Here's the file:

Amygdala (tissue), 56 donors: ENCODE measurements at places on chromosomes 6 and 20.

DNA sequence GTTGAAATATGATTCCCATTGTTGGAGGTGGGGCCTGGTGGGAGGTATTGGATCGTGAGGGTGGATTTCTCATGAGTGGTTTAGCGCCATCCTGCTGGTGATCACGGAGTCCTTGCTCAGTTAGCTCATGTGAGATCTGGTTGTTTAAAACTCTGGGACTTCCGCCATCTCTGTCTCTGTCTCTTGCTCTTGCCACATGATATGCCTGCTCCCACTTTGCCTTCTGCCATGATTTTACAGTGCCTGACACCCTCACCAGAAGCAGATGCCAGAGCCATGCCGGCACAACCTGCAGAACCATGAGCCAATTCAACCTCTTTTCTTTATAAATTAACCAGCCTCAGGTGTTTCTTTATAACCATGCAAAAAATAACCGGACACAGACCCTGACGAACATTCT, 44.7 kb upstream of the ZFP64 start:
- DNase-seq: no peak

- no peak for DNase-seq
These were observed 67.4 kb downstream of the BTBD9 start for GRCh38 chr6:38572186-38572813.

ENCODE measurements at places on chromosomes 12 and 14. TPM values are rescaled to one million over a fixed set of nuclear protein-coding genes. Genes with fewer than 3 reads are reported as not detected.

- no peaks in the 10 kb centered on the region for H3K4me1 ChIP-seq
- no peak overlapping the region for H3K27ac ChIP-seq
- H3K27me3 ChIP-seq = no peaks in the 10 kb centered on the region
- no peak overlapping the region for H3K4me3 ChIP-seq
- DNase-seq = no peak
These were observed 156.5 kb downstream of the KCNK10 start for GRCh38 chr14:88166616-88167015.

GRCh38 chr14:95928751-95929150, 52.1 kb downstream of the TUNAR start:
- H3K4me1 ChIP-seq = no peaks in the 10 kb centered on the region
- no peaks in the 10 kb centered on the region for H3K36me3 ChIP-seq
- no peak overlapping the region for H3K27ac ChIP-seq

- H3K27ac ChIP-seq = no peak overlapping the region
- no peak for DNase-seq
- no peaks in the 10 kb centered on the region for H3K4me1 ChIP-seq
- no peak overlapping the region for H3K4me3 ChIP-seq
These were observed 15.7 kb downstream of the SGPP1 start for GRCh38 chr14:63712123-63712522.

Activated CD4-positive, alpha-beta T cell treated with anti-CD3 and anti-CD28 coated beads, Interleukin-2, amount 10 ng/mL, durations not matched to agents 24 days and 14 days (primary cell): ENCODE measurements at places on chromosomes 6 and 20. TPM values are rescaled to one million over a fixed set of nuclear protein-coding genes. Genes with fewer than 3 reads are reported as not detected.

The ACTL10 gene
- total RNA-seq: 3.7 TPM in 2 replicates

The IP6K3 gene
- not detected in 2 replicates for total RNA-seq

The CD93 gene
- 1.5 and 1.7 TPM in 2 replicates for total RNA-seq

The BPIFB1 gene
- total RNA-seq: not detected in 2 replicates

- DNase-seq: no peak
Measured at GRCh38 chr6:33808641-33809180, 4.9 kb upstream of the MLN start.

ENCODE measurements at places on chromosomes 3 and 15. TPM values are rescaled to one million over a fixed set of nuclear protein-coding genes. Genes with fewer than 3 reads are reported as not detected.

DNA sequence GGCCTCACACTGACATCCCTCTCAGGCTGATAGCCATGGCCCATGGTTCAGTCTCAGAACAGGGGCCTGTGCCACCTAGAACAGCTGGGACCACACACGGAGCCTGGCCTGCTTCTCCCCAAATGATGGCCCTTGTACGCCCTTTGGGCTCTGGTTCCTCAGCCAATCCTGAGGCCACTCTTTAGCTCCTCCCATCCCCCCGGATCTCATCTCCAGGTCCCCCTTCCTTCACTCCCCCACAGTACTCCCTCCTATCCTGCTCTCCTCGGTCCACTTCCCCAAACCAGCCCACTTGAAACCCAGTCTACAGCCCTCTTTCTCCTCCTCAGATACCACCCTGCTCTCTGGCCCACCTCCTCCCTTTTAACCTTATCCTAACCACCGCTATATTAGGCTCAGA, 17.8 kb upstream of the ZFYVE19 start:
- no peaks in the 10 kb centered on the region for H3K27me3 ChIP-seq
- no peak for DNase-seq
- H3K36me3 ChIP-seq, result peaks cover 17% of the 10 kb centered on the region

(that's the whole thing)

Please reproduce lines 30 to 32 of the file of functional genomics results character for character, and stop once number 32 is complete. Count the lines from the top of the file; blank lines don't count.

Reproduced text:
- total RNA-seq: not detected in 2 replicates

- DNase-seq: no peak
Measured at GRCh38 chr6:33808641-33809180, 4.9 kb upstream of the MLN start.